The object element

The <object> element defines an embedded object. The <object> element is used to embed multimedia objects into web pages that are generally not natively supported by the browser. Object can be used for video clips, sound, images and other media formats. “Other media formats” include formats that are generally natively supported by browsers, such as images, text and html. The <object> element (and the various attributes) and child parameters provide browsers and multimedia application embedded in browsers with the information required to display multimedia objects.

<object data="myImage.png" type="image/png"></object>
<object data="myIframe.html" type="text/html"></object>
<object data="myMusicFile.mpeg" type="application/mpeg"></object>

Listing 1: the <object> element is a generic way of including media. Use more type specific elements, such as <img> or <iframe> when available. The <img> element is discussed in part 9 of this series.

The <object> element is generally used for embedding multimedia that requires the browser to load an external application to render the media (such as a flash movie or an audio file). The <object> element, along with its attributes and child <param> elements, allows you to specify everything required by the object — applets, plug-ins, media handlers and other components you may want to include in your web page — for presentation of that media by the browser and browser plugin, including source code, data type, initial values, etc. When including a Java applet, a .swf file, an ActiveX object, or other multimedia object, specify the data and parameters for objects and the code that can be used to display and manipulate the object data via <object> element attributes and child <param> elements.

Specifications and Browser Support

While the object element was supposed to be an important addition to the HTML 4.0 standard, it is still not completely supported by all browsers; though all browsers do support it to some extent. Whether an object is supported by the browser depends on the object type. The object element can be used to show many different media types such as ActiveX, PDF, Flash, or HTML, images and text files). Unfortunately, some browsers use different code to load the same object type. The nesting of the object elements is a great solution to enable you to degrade media based on browser support.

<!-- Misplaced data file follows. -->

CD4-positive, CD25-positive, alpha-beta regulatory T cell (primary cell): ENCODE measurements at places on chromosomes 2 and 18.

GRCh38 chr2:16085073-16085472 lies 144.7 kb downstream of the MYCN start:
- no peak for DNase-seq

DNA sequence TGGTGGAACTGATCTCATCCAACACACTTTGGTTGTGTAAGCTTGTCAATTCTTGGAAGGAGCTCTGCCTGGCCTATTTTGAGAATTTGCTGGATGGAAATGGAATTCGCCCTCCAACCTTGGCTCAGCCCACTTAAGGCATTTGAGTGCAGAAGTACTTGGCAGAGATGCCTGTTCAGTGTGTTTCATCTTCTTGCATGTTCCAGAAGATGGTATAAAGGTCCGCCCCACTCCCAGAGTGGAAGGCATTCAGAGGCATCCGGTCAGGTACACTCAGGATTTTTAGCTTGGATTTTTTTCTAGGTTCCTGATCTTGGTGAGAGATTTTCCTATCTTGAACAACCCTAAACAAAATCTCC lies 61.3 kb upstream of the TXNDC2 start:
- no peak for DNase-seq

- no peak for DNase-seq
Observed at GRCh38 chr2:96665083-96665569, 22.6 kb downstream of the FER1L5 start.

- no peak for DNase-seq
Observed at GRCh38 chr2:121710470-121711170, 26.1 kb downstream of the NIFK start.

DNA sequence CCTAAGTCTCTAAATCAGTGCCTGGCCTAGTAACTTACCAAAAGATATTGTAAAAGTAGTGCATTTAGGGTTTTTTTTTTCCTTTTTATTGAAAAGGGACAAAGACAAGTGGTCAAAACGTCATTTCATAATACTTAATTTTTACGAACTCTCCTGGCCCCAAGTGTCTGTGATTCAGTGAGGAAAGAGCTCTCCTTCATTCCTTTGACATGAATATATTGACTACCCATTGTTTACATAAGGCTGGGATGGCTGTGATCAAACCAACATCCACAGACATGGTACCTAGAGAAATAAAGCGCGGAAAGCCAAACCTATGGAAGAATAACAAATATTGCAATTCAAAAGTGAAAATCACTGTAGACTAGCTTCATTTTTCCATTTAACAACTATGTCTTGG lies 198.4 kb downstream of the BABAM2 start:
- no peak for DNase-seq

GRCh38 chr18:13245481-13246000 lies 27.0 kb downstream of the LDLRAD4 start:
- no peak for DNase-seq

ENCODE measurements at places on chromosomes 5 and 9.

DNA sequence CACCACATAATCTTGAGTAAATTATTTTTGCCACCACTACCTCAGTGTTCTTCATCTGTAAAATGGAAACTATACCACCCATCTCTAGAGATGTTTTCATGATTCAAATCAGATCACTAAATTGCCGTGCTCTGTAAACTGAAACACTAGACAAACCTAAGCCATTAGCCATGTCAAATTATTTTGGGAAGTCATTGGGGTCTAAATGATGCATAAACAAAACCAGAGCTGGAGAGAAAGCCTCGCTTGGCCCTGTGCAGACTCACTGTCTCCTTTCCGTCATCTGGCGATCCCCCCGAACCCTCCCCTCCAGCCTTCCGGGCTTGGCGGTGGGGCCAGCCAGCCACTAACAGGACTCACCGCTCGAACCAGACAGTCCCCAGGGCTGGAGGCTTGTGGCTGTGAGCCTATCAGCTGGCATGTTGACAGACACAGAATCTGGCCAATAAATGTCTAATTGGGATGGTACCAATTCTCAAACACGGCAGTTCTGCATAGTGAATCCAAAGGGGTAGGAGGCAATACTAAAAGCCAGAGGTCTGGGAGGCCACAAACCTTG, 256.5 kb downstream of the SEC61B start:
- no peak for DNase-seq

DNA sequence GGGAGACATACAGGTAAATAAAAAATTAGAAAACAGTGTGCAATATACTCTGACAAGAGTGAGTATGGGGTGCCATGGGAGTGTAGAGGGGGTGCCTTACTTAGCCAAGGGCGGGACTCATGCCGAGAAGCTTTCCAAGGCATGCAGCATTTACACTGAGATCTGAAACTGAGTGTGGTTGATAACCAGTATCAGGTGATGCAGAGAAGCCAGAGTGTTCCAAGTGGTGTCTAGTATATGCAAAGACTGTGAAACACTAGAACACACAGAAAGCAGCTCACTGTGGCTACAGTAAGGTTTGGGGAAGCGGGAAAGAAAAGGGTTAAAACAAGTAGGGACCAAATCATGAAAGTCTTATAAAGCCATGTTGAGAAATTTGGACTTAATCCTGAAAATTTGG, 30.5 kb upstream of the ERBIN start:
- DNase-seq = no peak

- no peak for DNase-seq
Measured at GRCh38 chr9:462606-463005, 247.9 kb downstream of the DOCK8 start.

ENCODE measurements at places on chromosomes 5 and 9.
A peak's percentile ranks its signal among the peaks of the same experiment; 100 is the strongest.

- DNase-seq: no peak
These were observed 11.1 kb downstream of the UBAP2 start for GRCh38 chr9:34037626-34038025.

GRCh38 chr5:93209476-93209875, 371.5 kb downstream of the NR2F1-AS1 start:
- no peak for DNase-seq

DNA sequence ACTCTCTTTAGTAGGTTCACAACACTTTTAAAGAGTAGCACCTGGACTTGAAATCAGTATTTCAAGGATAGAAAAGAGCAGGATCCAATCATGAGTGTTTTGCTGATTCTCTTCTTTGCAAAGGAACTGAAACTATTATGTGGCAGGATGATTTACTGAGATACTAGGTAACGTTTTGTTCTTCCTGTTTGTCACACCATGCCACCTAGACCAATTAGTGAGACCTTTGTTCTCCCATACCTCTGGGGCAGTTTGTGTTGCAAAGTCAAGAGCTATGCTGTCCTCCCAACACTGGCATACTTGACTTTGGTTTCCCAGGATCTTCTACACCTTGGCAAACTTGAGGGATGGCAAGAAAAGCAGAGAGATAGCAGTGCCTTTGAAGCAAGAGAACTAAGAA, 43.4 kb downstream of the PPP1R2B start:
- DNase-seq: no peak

The <object> element can be located in either the <head> or as a child of the <body> element. The <object> can be found inside both block and inline elements, including inside the <button> and <a> elements, but NOT as a child of the <pre> element. The <object> element, in turn, can contain both inline and block level elements, including <param>, <form>, text and child object elements. While we’ll discuss <param> below, note that if a <param> element is found between the <object> and </object> it is part of the object of which it is a direct child and not an alternate code to execute. If text is found between the opening and closing <object> tags, it is alternate text for browsers that do not support the <object> element or the media defined by the <object> element. If the browser is able to display any of the parent media, then the text will not be displayed.

While the object element is an INLINE element, it can contain both inline and block level elements. Because it is an inline element, some recommend only including inline elements as children. If you are providing alternative content that will be displayed, my view is that you should use whatever HTML elements are most appropriate for displaying the default content, since it is valid to do so.

<object classid="clsid:D27CDB6E-AE6D-11cf-96B8-444553540000"
   width="368" height="190" title="This is my flash movie">
   <param name="movie" value="myFlash.swf" />
   <param name="quality" value="high" />
   <object data="myImageName.jpg" type="image/jpeg">
     Some text 

Listing 2: Example of code for an <object> element embedding a .swf file. I’ve added a nested image object for browsers not supporting flash (think iPhone!), and some default text if images are not displayed or found.

The <object> element

<object> elements can be nested inside a parent <object> element to provide the browser with alternative content to present if the browser is unable to display the media included by the outermost parent <object>. The browser walks thru the nested <object> media until it finds a media type it can render. If a browser is unable to render the media type of the parent object, the browser will try to render the next child <object> element until it finds an <object> with a datatype it is able to render. The search for the first renderable child will continue thru all the included object, and, if no renderable <objects> are found, the browser will display any HTML content, including images, that is the child of the inner-most <object> element.

For example, if you are displaying a Flash movie, but the user’s browser does not have the flash player installed, then you can present the user an image. However, if the user is using a tele-type reader, then you can serve the user text instead.